Applying advanced analytics & AI for an edge
The thought of embarking on a digital transformation journey can be daunting, but analytics can help. Modern analytics tools are much more consumer friendly than traditional ones. Complex analytics can now be done much more quickly than in the past – and they can be done by business users, no longer the exclusive domain of technical experts and programmers. This makes analysis easier and less expensive, and it enables the bank to extract more value from its data much faster than in the past.
Leveraging cloud and third-party solutions will be a critical strategic advantage for institutions. Longer-term cost and customer service advantages will also accrue for those who adopt a common architectural framework that supports institutional interoperability, such as the BIAN framework. Adoption of a services-oriented architecture not only enables such interoperability; it also reduces integration costs and facilitates speed to market by enabling the use of an ever-increasing number of high-quality, off-the-shelf software and solutions. This may be most true in the area of risk management and fraud solutions.
As banks plan their future in the cloud, they can limit business disruption by following these principles:
- Carefully prioritize and group services to be moved to the cloud in ways that minimize impact to external customers.
- Carefully plan and execute change management – such as training staff on the new environment – to maintain customer service levels and internal processes.
- Consider impacts to cost structure of the existing IT infrastructure. For example, retiring the oldest and riskiest platforms first, ceteris paribus.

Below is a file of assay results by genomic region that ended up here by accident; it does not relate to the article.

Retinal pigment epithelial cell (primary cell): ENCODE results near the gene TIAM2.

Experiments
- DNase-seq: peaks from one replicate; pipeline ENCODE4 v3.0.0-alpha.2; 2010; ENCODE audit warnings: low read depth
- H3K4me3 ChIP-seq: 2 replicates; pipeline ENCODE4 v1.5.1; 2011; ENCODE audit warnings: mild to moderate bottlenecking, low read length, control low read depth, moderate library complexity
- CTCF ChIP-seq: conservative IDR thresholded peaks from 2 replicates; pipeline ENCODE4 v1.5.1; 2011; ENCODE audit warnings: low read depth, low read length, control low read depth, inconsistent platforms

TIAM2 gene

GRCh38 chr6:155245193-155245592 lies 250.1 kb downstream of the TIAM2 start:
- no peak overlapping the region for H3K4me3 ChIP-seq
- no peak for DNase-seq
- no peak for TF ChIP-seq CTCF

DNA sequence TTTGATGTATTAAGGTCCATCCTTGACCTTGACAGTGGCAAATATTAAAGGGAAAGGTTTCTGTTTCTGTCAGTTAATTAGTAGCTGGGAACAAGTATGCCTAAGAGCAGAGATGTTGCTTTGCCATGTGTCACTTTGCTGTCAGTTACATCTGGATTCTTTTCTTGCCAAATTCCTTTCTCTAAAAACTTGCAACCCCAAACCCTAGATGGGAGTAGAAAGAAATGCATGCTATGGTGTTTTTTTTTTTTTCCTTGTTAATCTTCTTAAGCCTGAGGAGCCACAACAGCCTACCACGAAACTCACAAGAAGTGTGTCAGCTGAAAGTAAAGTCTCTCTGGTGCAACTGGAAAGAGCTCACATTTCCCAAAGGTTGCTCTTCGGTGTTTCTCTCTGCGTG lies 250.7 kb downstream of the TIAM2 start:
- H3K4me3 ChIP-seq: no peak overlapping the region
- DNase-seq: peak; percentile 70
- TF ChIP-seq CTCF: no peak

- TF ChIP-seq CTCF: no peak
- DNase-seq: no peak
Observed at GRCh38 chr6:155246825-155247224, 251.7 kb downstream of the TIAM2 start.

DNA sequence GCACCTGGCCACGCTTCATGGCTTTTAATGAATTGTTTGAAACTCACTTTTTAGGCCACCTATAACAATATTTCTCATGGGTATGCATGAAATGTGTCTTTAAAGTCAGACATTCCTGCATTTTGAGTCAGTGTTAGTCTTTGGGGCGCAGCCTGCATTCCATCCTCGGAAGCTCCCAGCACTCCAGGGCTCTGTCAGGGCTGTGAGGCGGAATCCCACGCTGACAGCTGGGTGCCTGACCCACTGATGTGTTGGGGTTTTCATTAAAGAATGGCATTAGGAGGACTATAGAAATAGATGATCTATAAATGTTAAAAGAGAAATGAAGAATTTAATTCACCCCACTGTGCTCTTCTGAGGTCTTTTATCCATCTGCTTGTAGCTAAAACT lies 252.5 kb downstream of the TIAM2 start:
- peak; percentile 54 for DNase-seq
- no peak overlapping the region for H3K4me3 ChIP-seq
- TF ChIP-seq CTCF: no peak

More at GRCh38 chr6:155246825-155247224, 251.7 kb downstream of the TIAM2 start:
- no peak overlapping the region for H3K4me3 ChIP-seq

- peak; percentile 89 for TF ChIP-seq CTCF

To the extent possible, institutions should try to separate changes that affect customers from the large modernization projects. To avoid too many moving parts, it may be wiser to initially implement existing customer interfaces on the new technology. This keeps the transition seamless from the customer's perspective. When the migration is complete, any bugs have been ironed out, and staff is accustomed to the new environment. This leaves the institution better positioned to implement customer interface enhancements that take advantage of features in the modernized environment.
Looking ahead to a digital future
While the pandemic has fast-tracked digital transformation and created challenges, the modernization of digital infrastructures also presents opportunity. Adopting open banking and cloud-based architectures can help boost market share, operational efficiencies and compliance. Leveraging advanced analytics and AI with the firm's own data – supplemented by data from industry consortia and third parties – will also help banks remain competitive and relevant, come what may. The sooner an institution starts, the sooner it can start reaping the rewards.
Henry Lee is a Sr. Risk and Financial Intelligence Consultant at SAS. A former banker and industry consultant, he is a thought leader in risk management, statistical and mathematical modeling, data management, and data analysis. He has extensive experience leading global transformation initiatives for financial service companies in North America, Europe, Asia, and Australia.
Prior to SAS, Henry was a senior manager in the "Big Four." He also served as a professor of Management and Finance & Business Modeling and has taught courses in statistics, decision science, finance and financial modeling, and risk management.